This mod also decreases underwater action penalties by -10, but this effect does not stack with Aquatic Adaptation.

Underwater, most ranged weapons are useless or have extremely reduced effectiveness. Exceptions are seeker weapons (which can be designed accordingly), and laser pulsers. Laser pulsers still have reduced range, although fine-tuned Europan variants use different spectra, decreasing defraction in the water (although water density still affects this, the degredation is only noticable at extremely high densities hundreds of kilometers down, with a decrease of 10% range and 1 damage every 500km)

Saturday, September 1, 2012

Eclipse Phase - Mustelid Morph (Pod)

This was mentioned in, but missing from, Rimward. I took it upon myself as a challenge to put one together.

Mustelid Morph (Pod)

With the multitude of variant habitat types present in Europa's seas, the need for a reliable morph for fine repair and slipping into small spaces otherwise inaccessable was obvious. In response, genetics from the extinct giant otter from Earth were modified and paired with pod cybernetics. The end result is a lean, fast-swimming morph that can go places no selkie morph or most aquatic drones can. Not intended for extreme diving, the mustelid sees most of it's use in and around the largest submerged habitats such as the Norns or some of the more populated barnacle habs.

Implants: Basic Mesh Inserts, Cortical Stack, Mnemonic Enhancer, Puppet Sock, Cyberbrain, Enhanced Hearing, Enhanced Vision, Enhanced Respiration, Gills, Hydrostatic Pressure Adaptation, Temperature Tolerance (Improved Cold), Prehensile Feet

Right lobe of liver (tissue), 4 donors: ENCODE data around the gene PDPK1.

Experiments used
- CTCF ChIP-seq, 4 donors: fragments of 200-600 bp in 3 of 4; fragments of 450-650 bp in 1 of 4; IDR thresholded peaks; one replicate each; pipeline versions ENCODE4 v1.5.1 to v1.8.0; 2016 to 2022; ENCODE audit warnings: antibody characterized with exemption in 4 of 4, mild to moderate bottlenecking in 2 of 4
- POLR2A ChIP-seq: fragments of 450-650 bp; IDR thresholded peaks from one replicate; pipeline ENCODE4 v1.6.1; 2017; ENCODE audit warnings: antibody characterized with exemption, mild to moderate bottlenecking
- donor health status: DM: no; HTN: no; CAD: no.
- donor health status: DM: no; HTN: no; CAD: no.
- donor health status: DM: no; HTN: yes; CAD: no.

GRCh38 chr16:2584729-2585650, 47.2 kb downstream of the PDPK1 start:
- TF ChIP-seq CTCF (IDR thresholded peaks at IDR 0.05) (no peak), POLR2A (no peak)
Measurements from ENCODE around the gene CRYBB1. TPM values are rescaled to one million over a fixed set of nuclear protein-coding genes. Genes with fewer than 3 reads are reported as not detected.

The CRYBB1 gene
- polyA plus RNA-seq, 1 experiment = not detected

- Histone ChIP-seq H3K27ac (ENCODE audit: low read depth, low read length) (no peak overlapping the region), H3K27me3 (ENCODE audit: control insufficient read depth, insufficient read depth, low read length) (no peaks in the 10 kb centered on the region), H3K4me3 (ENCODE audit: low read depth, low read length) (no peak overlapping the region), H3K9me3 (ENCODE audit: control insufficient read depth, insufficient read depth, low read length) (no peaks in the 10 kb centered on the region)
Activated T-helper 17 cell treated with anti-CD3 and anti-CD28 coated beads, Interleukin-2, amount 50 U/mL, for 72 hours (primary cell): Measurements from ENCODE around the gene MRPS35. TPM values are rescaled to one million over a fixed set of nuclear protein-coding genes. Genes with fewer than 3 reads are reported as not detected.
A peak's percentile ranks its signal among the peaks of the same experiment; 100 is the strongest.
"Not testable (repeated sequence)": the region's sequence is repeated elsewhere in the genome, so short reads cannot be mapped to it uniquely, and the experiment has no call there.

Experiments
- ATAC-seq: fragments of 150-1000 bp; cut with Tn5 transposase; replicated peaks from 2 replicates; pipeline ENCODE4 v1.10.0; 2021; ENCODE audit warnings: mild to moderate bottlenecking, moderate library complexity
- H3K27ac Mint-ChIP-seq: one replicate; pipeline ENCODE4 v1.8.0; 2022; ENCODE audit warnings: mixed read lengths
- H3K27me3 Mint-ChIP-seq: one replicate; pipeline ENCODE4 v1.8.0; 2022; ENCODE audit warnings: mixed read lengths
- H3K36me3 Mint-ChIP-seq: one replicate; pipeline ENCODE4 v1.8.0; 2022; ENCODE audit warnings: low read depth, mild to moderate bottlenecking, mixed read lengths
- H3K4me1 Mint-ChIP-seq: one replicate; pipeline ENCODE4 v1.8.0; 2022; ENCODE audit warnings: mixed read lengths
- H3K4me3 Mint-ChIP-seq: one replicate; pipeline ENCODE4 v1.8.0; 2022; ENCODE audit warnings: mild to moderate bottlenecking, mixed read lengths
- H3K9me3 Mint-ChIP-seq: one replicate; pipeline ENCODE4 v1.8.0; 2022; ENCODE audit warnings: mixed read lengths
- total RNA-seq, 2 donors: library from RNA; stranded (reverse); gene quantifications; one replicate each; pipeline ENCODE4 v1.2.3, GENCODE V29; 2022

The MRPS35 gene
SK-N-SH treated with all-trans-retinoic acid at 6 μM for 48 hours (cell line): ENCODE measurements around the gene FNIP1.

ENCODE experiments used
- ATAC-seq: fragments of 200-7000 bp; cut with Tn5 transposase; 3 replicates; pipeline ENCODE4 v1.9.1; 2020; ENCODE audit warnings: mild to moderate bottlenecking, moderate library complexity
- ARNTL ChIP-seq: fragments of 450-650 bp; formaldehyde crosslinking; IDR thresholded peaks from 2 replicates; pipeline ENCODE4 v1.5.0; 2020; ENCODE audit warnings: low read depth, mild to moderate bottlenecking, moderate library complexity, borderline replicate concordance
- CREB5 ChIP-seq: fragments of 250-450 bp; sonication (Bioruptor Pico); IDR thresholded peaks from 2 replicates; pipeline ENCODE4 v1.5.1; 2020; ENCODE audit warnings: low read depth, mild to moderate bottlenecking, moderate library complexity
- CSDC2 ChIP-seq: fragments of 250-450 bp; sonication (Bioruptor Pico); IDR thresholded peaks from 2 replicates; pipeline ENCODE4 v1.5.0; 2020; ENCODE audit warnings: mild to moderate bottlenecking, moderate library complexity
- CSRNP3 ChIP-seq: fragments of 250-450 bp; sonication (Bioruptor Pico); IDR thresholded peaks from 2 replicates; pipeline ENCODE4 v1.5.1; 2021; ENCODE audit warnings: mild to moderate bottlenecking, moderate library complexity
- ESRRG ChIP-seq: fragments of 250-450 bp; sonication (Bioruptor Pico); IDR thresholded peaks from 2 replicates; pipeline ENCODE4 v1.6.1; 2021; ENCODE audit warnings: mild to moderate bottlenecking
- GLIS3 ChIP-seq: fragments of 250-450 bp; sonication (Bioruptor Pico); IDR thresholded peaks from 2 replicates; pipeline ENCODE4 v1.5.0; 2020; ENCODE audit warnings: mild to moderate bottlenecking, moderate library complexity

Aptitude Maximum: 25
Mobility: Walking 3/15 (Loping on four limbs), Swimming 4/20
Durability: 30
Wound Threshold: 6
Advantages: Small-sized (-10 penalty to hit), SOM +5, COG +5, +5 to one other aptitude of choice, Swimming skill +10, Flexible I (Morph Trait)
Disadvantages: Social Stigma (Pod)
CP Cost: 50
Credit Cost: Expensive

Edit: Fixed typo, added variable aptitude increase (almost every morph has one), increased cost to reflect.

Saturday, August 25, 2012

Rest Easy, Trailblazer.

We are a species of travellers, fighting the urges placed in us by our culture and necessity to remain grounded and secure. We are designed to walk upright, to seek what is over the next ridge, the next hill, the next mountain. Our evolution has gifted us with speech and language, so we can tell others what we have seen beyond that next rise.